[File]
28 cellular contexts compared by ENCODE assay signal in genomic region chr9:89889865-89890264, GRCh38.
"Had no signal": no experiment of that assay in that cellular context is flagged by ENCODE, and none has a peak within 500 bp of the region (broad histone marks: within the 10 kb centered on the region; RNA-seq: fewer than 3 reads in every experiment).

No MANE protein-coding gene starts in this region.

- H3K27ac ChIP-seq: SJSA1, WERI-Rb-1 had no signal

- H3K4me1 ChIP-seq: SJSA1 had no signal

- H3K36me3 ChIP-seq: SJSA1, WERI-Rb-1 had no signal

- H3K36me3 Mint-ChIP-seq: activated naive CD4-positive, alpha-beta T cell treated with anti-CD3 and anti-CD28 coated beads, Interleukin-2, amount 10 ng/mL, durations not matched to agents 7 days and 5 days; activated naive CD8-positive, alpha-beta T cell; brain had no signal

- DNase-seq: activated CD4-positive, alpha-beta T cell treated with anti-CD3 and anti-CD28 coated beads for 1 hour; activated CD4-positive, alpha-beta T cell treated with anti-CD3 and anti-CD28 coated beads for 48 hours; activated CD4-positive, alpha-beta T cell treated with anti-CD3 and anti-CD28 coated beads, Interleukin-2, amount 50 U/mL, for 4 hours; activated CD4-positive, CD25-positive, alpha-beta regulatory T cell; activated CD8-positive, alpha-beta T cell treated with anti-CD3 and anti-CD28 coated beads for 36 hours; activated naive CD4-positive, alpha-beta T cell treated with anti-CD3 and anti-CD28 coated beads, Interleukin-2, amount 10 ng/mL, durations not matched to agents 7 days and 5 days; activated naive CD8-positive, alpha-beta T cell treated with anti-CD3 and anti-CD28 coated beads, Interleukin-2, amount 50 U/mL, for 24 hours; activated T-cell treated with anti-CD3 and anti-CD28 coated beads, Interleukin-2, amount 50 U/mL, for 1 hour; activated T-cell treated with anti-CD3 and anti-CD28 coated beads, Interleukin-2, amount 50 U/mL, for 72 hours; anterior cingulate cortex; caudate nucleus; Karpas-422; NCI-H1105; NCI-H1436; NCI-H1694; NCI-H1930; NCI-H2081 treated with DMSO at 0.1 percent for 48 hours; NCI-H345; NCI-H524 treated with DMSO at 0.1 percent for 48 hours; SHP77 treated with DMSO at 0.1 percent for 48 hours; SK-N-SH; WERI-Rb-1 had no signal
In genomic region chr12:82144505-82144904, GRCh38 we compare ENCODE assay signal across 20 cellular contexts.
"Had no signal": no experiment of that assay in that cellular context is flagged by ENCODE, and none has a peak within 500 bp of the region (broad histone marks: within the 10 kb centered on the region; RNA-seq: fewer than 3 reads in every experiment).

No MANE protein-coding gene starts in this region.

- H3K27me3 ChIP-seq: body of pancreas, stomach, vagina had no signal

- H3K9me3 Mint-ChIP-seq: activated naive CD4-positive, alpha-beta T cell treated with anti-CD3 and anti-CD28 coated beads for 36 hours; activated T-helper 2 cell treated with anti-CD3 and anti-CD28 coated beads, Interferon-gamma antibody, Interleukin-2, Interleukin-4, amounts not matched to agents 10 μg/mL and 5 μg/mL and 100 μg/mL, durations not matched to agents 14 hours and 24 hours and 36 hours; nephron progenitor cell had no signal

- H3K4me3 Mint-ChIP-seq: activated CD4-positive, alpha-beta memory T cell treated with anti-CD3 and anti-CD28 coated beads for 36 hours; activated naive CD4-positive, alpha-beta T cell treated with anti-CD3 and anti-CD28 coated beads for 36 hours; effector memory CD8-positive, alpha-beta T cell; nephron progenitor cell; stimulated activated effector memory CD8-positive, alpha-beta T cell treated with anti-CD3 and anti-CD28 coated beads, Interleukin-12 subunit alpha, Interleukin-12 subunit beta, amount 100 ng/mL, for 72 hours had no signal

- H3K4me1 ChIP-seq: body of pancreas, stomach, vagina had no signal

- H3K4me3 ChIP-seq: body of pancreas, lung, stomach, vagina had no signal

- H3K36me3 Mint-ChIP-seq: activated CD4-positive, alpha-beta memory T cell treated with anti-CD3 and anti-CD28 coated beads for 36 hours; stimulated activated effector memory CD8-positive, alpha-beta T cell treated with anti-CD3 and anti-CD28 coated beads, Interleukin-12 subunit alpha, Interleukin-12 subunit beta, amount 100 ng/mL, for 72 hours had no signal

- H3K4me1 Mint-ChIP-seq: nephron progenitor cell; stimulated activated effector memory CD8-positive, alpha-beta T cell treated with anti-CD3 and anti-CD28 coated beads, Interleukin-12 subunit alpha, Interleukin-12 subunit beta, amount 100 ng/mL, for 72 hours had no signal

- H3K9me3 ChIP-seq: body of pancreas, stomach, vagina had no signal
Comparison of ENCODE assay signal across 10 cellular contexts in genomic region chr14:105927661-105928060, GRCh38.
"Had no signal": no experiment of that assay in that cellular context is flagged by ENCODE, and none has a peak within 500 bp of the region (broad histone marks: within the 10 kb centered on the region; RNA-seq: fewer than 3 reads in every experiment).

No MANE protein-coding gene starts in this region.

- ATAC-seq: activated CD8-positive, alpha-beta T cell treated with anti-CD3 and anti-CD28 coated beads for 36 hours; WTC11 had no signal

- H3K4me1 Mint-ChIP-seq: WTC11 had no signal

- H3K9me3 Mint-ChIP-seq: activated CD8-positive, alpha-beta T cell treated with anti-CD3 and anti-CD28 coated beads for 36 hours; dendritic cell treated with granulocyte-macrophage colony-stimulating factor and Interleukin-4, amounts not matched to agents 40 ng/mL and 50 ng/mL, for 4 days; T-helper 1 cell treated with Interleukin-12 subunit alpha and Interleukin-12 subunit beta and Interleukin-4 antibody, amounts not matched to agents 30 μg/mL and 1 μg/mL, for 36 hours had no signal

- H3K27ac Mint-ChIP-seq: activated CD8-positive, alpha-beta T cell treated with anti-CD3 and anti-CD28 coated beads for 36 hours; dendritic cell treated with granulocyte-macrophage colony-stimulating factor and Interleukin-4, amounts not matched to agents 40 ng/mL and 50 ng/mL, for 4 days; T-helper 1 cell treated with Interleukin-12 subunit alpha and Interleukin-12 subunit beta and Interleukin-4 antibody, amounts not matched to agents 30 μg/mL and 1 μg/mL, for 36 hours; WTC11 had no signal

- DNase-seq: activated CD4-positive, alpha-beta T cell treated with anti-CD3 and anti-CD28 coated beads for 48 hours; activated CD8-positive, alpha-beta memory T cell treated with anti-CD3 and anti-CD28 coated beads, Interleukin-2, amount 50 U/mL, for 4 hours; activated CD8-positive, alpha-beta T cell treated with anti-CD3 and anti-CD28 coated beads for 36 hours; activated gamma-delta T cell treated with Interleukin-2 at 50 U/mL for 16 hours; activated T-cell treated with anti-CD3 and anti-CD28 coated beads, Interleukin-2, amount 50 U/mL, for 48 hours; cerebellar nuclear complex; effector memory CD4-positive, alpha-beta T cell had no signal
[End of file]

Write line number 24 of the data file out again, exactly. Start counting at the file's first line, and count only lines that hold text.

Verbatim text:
- H3K4me1 Mint-ChIP-seq: WTC11 had no signal